Historically, UC Berkeley has collected extensively on South Asia, especially from the region itself, which has allowed it to build the largest South Asia collection on the West Coast. UC Berkeley collects not only in English and other European languages, but importantly, also in all the main South Asian languages that include Hindi, Urdu, Tamil, Bengali, Telugu, Nepali, Sanskrit, Pali, and Persian among others. Stanford, on the other hand, collects only in English and other European languages and relies on UC Berkeley for its needs in other South Asian languages.

UC Berkeley and Stanford now extend cooperation in acquiring publications from Europe and the US. While UC Berkeley will continue to collect vernacular publications from South Asia, as well as the bulk of English publications from that region, Stanford will take charge of collecting most of the South Asia related publications produced in Europe and the US in English, French, German and Italian. Stanford will also help UC Berkeley acquire those English publications from the U.K. and U.S. that it cannot afford to get due to budget constraints.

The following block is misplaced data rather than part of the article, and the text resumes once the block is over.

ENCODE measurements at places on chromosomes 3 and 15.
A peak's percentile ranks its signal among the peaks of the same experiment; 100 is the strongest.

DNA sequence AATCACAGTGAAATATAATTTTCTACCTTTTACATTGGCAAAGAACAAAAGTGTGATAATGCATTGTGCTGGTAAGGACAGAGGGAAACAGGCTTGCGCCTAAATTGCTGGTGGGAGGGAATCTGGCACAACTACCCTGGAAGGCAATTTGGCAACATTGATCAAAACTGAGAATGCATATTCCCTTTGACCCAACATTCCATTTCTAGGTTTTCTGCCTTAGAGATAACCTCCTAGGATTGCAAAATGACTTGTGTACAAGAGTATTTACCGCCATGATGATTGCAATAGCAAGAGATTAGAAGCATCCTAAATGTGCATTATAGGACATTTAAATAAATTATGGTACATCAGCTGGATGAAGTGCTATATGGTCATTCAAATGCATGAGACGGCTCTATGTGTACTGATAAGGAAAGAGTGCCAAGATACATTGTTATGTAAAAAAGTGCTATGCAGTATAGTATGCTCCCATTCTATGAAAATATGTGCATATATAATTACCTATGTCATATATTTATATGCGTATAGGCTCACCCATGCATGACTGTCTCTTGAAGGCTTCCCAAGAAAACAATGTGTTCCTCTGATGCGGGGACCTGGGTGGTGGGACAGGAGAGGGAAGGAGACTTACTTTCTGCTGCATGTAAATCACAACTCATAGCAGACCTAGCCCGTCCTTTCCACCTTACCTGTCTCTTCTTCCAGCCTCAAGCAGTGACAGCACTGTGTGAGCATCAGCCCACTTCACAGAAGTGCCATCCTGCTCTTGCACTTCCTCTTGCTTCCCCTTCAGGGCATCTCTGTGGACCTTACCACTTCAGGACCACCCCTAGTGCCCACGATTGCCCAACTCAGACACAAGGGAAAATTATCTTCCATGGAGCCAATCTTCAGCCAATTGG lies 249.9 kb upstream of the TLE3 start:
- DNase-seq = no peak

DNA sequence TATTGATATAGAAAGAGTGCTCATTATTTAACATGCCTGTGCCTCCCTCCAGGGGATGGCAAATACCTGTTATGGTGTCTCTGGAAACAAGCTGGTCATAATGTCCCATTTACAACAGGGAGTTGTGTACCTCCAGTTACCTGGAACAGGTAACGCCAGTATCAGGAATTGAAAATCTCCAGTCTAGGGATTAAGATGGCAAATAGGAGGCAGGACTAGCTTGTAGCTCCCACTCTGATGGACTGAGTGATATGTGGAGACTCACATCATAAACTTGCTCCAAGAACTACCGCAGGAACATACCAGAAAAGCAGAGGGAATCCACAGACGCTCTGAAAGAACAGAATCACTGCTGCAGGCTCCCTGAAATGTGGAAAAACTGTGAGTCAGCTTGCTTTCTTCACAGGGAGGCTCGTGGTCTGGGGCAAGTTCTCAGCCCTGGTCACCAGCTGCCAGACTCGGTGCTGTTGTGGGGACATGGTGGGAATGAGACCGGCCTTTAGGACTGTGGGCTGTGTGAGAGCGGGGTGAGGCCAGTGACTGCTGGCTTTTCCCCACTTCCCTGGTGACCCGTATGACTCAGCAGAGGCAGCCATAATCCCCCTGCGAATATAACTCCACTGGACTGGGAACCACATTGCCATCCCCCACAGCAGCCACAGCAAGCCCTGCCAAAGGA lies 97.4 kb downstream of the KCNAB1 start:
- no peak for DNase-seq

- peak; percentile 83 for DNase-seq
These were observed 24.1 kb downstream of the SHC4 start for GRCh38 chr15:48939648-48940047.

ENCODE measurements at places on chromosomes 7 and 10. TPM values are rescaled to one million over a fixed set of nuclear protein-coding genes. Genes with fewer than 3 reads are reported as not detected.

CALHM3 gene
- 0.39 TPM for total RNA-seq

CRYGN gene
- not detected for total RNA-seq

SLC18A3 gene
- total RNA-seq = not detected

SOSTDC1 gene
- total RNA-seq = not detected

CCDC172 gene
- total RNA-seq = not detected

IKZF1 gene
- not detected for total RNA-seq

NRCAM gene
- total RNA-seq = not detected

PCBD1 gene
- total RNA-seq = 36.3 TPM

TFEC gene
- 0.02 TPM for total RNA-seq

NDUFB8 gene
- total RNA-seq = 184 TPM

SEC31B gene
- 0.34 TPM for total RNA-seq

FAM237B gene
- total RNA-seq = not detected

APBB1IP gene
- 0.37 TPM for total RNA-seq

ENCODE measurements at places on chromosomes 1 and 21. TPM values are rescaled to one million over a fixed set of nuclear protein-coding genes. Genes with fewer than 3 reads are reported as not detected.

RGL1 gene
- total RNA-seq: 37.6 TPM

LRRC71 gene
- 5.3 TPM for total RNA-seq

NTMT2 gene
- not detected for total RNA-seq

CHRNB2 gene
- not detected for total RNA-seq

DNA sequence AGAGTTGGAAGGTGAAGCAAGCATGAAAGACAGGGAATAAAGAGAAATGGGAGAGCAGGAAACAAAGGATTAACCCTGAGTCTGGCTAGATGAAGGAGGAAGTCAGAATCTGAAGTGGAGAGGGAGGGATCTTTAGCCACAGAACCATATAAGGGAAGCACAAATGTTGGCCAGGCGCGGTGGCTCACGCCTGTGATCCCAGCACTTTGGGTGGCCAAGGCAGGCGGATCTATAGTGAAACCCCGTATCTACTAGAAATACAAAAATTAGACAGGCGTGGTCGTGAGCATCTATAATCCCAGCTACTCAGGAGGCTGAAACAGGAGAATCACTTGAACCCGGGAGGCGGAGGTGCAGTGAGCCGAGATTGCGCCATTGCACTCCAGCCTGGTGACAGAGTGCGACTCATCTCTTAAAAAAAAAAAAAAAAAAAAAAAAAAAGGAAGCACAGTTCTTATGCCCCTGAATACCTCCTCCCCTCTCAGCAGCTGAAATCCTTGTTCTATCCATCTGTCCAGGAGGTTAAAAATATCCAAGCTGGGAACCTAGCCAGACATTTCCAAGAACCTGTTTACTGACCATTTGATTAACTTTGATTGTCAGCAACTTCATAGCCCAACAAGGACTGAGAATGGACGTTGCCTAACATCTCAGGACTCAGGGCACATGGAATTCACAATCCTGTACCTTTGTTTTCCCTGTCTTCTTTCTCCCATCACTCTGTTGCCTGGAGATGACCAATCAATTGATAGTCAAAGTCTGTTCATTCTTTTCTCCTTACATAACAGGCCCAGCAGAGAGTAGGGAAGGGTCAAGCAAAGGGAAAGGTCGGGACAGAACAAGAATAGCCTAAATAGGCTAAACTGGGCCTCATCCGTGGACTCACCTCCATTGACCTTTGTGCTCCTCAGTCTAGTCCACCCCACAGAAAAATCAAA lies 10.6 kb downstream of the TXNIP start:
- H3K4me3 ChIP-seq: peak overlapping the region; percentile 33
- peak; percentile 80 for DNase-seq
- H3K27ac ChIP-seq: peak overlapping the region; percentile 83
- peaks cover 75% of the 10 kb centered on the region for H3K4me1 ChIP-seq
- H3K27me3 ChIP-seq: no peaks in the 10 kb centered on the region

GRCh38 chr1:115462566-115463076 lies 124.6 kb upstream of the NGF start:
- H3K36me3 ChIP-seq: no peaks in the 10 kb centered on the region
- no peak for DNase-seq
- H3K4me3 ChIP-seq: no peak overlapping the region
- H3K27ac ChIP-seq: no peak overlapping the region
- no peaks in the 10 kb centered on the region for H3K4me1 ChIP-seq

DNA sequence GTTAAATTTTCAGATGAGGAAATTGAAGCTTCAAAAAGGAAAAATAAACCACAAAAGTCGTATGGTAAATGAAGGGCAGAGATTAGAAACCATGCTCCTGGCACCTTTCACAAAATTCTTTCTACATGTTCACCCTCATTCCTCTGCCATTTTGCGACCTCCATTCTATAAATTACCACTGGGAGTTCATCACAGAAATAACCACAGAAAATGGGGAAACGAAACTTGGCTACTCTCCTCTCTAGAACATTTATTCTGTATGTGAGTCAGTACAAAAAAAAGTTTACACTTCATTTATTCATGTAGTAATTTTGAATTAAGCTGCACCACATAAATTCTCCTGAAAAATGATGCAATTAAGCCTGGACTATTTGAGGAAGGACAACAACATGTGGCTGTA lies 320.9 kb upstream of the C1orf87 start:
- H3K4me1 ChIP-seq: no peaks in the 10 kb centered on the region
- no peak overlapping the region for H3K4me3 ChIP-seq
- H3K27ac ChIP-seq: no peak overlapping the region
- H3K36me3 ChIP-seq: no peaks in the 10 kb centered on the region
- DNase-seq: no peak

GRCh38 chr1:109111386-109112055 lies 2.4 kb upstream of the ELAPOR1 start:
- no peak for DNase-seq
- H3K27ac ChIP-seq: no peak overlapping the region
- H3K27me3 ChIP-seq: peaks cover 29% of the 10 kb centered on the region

This area (European and US prints) of cooperation is rather small compared to the scope and cost of vernacular material, and sharing funds to acquire vernacular publications from South Asia deserves further discussion, especially if Stanford’s South Asian academic program grows.